Uriah Shaffer wanted his ashes spread on the Crystal River, according to his friend David Ockers, who was with the 39-year-old Carbondale man when the river claimed his life this spring.
“He went out doing what he loved in a place he loved,” Ockers said in an interview Friday.
Shaffer had introduced Ockers to kayaking in 2002, years into a friendship that started at Colorado State University, where both majored in construction management. He loved to kayak and ski, and played guitar despite having lost pieces of several fingers in a childhood accident.
He grew up in Delta County, went to middle school at Orchard Mesa in Grand Junction and graduated from Fruita High school in the class of 1993. After college, he returned to the Western Slope and was working on being closer to his family and had many friends in the Grand Junction area, but had been staying with Ockers in the Roaring Fork Valley off and on for several years.
Ockers described him as a dancing fool, poetic songwriter, great joke teller, Broncos fan and “the kind of guy people meet one time and never forget.”
“Uriah was fully alive,” Ockers said. “He had the kind of energy people could feed off of.”
Like most people, Shaffer had his share of ups and downs but had reached a good place. He had a chance to ski last winter and was enthusiastic to have a crew to go kayaking with in the summer.
On the afternoon of May 31, Shaffer, Ockers and two other experienced kayakers dropped their camping gear at Bogan Flats Campground and set out to get a run through Bogan Canyon, a Class 4 white-water run, before dark. The water was rising toward its annual peak at over 2,000 cubic feet per second. Without commercial outfits on the route to manage it, a lot of wood was in the water.
Shaffer was leading the pack when he caught the edge of his boat and flipped. He tried to roll upright but ended up in the water.
“It’s not a good place to swim,” Ockers said.
Ockers followed Shaffer downstream for a few hundred yards before losing track of him. The other two kayakers arrived at the scene and spotted Shaffer caught in a “strainer” of debris. Ockers, thinking the situation was in hand, went to chase Shaffer’s gear. When he returned an hour later, empty-handed, he found out otherwise.
According to an accident report one of the other kayakers posted on mountainbuzz.com, a white-water community website, the pair tried to pull Shaffer out of the strainer but had trouble getting a grip. Shaffer’s foot was caught between two logs, and eventually the current pulled him under.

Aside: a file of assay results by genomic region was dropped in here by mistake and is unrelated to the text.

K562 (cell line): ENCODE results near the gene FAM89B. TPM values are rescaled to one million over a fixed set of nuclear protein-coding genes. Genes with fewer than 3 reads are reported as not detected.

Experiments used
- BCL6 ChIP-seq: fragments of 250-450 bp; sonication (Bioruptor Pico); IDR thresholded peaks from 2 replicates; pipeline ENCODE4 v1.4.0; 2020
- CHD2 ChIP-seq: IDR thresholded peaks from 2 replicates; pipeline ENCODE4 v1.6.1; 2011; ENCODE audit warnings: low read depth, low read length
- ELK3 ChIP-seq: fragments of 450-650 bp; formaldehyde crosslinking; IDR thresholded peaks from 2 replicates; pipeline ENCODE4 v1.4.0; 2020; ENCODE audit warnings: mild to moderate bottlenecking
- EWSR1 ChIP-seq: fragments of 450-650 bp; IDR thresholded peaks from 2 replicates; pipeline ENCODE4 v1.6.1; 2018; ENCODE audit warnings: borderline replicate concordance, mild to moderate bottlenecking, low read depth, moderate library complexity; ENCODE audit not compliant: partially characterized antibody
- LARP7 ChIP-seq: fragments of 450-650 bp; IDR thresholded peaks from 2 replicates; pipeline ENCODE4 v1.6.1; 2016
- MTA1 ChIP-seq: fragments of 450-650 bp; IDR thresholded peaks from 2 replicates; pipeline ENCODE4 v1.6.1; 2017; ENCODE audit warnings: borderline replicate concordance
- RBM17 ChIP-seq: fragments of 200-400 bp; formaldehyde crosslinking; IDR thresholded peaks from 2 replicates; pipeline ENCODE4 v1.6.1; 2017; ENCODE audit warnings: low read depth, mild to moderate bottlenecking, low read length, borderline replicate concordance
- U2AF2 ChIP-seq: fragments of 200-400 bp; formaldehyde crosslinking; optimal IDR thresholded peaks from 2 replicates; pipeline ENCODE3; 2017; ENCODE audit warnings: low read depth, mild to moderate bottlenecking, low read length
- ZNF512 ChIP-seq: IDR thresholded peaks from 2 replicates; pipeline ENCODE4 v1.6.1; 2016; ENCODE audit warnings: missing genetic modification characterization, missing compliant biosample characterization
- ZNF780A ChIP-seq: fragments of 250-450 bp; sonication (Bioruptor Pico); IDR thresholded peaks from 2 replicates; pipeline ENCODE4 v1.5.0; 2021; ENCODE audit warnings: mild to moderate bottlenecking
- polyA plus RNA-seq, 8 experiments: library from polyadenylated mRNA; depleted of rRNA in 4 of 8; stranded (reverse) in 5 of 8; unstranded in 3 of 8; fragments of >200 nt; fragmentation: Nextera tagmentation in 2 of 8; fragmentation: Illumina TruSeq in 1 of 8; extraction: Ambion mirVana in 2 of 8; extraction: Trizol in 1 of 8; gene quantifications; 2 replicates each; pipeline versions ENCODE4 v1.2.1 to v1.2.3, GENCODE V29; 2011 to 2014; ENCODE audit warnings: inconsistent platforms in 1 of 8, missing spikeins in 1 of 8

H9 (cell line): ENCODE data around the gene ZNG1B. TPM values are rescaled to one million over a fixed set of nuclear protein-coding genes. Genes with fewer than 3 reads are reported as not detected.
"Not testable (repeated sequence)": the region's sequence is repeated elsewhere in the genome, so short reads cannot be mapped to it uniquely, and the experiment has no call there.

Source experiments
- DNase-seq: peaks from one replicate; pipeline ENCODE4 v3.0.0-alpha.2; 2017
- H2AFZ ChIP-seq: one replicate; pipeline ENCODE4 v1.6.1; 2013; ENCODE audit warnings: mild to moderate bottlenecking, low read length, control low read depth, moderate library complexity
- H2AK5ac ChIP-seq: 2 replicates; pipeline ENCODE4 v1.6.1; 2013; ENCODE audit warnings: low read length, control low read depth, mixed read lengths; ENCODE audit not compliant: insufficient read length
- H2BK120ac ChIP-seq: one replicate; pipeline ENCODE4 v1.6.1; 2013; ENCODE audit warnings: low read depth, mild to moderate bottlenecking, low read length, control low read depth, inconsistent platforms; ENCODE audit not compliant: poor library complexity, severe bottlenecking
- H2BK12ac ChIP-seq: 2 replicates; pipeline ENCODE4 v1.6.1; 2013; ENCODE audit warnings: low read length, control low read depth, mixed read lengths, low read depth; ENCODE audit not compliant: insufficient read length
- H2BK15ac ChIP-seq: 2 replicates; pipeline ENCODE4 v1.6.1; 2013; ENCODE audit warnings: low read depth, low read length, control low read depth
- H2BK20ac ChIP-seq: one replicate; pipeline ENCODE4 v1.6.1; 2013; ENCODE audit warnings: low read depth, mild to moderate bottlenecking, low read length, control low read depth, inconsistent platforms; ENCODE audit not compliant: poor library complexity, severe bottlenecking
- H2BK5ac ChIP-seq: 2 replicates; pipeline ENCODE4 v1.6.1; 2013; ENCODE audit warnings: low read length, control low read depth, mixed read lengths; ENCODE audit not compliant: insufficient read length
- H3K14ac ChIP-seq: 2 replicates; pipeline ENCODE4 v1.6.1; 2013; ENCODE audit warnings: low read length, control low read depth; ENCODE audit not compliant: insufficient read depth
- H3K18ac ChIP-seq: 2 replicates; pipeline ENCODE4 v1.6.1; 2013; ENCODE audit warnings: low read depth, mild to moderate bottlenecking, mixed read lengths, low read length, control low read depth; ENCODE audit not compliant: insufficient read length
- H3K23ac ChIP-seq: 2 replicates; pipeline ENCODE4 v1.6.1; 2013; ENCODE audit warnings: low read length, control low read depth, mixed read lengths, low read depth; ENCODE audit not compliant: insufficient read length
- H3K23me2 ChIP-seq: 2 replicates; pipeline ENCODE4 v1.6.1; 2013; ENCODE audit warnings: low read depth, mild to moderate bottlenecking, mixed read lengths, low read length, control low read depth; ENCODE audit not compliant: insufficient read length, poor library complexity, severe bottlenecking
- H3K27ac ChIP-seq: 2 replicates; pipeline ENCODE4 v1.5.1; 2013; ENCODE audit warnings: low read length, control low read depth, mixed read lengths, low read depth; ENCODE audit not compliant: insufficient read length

“After a certain amount of time they knew he was gone,” said Ockers.
It was near dark by the time rescue crews arrived, summoned on a landline in an area with no cell service. The search continued until high water and lack of light postponed it until morning.
Ockers made the trip down to cell reception to call Shaffer’s father, and several members of Shaffer’s family showed up on Sunday.
The search ultimately yielded Shaffer’s life jacket and helmet, but no sign of the man himself.
Shaffer’s friends assisted in the search over the next few days, and solicited help from other kayakers on mountainbuzz.
“Kayakers go where others can’t go,” Ockers said. “That’s one of the reasons we do the sport.”
He added that his main concern at the time was the safety of the searchers.
“You have to keep yourself above water to be able to help anybody,” he explained.
Ultimately, the high water made the search untenable, and it was abandoned until levels came down.
Although Shaffer was an experienced kayaker and was a wearing a life jacket, the tragedy has been a reminder of the risks associated with river recreation. It hasn’t kept Ockers off the river this summer.
“Everybody that does it knows that it’s dangerous,” he admitted, “but it’s been part of me for so long.”
When the search resumed in late July, Ockers couldn’t join due to an injury. A pair of skilled kayakers from Gunnison County located the body against a bridge piling downstream on July 26, and a Carbondale rescue crew helped remove it. It provided closure for grieving friends and family.
The family has requested that memorial contributions can be made in Shaffer’s name to the Carbondale & Rural Fire Protection District, a move Ockers supports. He got to know many of the firefighters during the rescue effort, and gained a great deal of respect for them and the profession.
“It takes strong men and women, mentally and physically,” he said. “They’re really good people.”